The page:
By Aaron Passey, Federated Farmers Sharemilker Chairman
It is disappointing to see the disparity between dairy and sharemilkers in the recent Federated Farmers banking survey compared to November 2021.
In the May survey, sharemilkers reported sharp increases in communication being poor (from 14.1% six months ago to 28.8%) whereas dairy in general reported improving communication in the same time period (from 15.3% to 10.3%). Undue pressure from banks increased for sharemilkers from 10.6% to 21.1% while dairy largely remained unchanged from 14.0% to 14.4%.
Sharemilker respondents reported tougher financial conditions up from 17.7% in November to 31.3% in May (dairy only went from 18.4% to 20.9% in the same period). And there was a huge increase in sharemilkers being dissatisfied or very dissatisfied with their banks from 12.9% in November last year to 27.3% last month, where dairy overall only went from 13.3% to 16.0%.
Satisfaction with their bank was strongly linked to comments where the sharemilker didn’t have a relationship with their rural banker because they weren’t deemed to be at a high enough debt level to have this additional support. A relationship with a specialist rural banker is especially beneficial to the progression of sharemilkers through the industry, building wealth and equity to one day be farm owners (and much bigger clients) for these banks.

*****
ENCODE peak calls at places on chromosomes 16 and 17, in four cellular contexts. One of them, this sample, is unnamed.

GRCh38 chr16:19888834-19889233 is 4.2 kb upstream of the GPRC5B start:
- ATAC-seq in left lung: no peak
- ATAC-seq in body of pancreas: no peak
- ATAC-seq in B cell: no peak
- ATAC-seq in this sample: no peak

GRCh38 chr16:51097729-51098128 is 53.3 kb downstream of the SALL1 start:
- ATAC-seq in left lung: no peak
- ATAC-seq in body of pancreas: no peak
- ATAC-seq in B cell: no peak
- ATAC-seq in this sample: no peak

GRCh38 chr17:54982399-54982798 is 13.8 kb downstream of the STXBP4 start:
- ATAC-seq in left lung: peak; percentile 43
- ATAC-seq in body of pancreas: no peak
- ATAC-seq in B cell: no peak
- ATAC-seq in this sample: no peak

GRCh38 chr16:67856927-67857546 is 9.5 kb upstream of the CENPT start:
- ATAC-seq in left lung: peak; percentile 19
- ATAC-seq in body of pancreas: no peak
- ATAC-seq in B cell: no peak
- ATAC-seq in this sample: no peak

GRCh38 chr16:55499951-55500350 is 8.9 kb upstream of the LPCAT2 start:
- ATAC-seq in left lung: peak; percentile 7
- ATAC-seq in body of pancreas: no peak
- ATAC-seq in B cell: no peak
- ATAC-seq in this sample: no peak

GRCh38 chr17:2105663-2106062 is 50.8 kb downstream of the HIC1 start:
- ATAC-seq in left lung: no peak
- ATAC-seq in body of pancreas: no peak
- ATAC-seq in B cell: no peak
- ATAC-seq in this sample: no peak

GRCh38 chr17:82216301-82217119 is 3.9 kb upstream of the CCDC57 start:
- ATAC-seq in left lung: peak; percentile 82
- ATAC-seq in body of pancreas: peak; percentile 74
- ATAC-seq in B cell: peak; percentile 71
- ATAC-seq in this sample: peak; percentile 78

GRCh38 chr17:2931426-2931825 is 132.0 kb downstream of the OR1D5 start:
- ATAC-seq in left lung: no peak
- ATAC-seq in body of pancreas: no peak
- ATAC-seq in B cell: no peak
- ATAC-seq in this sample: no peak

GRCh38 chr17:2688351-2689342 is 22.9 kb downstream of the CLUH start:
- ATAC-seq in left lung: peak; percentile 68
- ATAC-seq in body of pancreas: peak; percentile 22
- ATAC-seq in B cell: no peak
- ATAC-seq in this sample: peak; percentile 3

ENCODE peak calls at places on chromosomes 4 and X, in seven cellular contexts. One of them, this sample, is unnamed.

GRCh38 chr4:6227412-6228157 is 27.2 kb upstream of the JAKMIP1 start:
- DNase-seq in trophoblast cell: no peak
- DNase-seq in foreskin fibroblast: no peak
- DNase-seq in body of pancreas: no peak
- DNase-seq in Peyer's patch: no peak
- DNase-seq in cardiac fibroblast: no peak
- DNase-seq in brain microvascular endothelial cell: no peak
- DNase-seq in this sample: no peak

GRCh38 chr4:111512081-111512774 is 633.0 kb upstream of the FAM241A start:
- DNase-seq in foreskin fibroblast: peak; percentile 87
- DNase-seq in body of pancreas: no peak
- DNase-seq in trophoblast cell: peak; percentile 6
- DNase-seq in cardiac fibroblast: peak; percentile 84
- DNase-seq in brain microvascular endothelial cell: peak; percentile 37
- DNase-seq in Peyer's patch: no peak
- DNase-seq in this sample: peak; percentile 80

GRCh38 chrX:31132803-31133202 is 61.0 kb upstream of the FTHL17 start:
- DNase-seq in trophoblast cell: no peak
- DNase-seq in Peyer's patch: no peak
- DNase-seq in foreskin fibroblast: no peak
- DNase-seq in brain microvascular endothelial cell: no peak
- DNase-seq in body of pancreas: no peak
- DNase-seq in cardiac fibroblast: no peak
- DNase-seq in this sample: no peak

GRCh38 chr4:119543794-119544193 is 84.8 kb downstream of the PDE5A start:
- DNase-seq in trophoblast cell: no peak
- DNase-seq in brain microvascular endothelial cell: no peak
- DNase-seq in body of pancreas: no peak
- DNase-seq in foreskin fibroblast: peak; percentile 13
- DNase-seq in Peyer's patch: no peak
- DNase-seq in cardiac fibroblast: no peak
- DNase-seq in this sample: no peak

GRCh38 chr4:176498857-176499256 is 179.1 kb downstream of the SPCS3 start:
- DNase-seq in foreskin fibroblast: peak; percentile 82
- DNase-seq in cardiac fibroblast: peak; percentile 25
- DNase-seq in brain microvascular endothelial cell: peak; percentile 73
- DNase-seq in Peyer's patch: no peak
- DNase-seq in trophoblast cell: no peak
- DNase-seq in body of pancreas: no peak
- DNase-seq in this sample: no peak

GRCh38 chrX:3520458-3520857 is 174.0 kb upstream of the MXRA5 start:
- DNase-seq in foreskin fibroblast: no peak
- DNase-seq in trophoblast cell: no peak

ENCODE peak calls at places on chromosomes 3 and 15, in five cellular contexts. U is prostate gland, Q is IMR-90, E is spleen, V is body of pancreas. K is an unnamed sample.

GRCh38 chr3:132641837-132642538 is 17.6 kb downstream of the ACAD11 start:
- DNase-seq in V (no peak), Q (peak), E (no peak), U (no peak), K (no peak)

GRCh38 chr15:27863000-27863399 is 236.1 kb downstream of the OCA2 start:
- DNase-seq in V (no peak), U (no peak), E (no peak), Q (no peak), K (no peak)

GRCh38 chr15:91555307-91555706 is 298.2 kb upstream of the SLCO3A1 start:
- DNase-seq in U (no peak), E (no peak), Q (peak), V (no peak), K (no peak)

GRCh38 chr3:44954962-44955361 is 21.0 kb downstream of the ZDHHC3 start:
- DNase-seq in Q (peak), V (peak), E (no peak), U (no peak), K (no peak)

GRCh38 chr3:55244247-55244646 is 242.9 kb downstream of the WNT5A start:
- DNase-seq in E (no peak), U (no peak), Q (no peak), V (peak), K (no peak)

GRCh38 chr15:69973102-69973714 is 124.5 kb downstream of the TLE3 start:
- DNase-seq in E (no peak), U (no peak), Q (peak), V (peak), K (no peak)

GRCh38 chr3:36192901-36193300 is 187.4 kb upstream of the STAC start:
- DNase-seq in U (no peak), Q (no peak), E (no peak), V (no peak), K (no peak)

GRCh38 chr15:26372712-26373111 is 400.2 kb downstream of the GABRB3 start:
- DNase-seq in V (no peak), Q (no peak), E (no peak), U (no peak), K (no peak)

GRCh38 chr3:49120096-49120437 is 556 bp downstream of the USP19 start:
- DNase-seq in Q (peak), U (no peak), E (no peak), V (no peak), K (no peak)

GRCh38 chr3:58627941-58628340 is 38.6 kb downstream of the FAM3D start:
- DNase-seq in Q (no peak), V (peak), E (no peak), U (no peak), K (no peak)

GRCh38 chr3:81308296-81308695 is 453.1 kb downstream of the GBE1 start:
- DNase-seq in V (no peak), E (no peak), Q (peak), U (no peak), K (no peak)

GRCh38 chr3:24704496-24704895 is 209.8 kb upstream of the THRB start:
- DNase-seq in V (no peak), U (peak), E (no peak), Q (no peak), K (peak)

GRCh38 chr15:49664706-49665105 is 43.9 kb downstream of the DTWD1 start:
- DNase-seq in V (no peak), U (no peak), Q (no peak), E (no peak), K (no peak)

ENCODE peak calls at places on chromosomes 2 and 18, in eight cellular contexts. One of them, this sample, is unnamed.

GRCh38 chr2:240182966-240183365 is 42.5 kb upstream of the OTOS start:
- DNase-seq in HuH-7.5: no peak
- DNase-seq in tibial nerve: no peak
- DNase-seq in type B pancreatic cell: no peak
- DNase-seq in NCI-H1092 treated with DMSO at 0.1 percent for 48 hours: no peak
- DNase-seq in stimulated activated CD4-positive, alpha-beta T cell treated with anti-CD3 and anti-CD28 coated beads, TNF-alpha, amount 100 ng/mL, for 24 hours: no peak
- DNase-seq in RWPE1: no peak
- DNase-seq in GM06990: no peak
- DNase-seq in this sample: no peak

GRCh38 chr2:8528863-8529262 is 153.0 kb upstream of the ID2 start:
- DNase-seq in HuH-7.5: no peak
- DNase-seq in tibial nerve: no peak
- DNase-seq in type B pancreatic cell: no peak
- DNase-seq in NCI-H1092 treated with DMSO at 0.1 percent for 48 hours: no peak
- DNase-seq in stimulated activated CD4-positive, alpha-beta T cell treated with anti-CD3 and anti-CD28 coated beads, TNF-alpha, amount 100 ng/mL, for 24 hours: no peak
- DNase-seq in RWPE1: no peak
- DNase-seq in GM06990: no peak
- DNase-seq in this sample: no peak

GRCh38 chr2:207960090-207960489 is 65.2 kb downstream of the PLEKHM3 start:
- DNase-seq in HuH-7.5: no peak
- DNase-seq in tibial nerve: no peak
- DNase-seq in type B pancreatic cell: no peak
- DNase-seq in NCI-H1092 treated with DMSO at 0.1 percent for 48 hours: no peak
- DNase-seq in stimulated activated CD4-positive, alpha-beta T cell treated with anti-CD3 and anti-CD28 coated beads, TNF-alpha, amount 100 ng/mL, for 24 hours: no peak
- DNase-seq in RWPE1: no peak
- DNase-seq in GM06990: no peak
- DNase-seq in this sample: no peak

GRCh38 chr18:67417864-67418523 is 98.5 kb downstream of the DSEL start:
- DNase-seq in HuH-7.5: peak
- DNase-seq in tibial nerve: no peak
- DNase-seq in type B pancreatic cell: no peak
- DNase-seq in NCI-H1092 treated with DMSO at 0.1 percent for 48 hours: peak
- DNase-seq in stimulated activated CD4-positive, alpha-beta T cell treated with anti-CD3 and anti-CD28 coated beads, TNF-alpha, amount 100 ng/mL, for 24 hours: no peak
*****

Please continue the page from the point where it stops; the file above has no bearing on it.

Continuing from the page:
But instead of being treated as important future clients, so many sharemilker respondents to this survey cited being denied overdrafts to go contract milking because they don’t have previous annual accounts (having never been contract milking or sharemilking before), despite having off farm income and money in the bank (and being clients with these banks, often for several years previously).
Other issues coming from the comments in the survey included not being able to get in touch with their rural manager, not getting a response (or it taking weeks) when they need to extend their overdraft facilities, and being turned down for overdrafts and needing to take out a more expensive business loan instead. Changing banks was also cited as a challenge because their debt levels weren’t high enough for the banks to be interested in taking them on.
Sharemilkers on average also had a higher interest rate for mortgage lending compared to non-sharemilking dairy farmers of 5% compared to 4.55% and 7.97% for their overdraft compared to 7.07%.
However, there is a (very small) upside to this pressure. Sharemilkers overall were the best budgeters with 76.8% of respondents having budgets for the current season and 61.6% for future seasons compared to dairy at 66.6% current season and 41.17% future season.
What can sharemilkers do try and improve their situation and relationship with the bank? If you aren’t happy, do your best to shop around and find out from other sharemilkers and contract milkers locally which bank they would recommend and go with as much detail in your budgets and accounts as you can. Keep those budgets up to date, identifying early where you are going to need additional lending and contract milkers work with your farm owners if your contract milking rate isn’t keeping up with the additional cost pressures you are facing, especially around wages and fuel.
Banks, what do we need from you? While sharemilker and contract milkers lending isn’t high today, we need to be building their businesses to be future farm owners and support their progression through the industry – and they need you to help make this happen.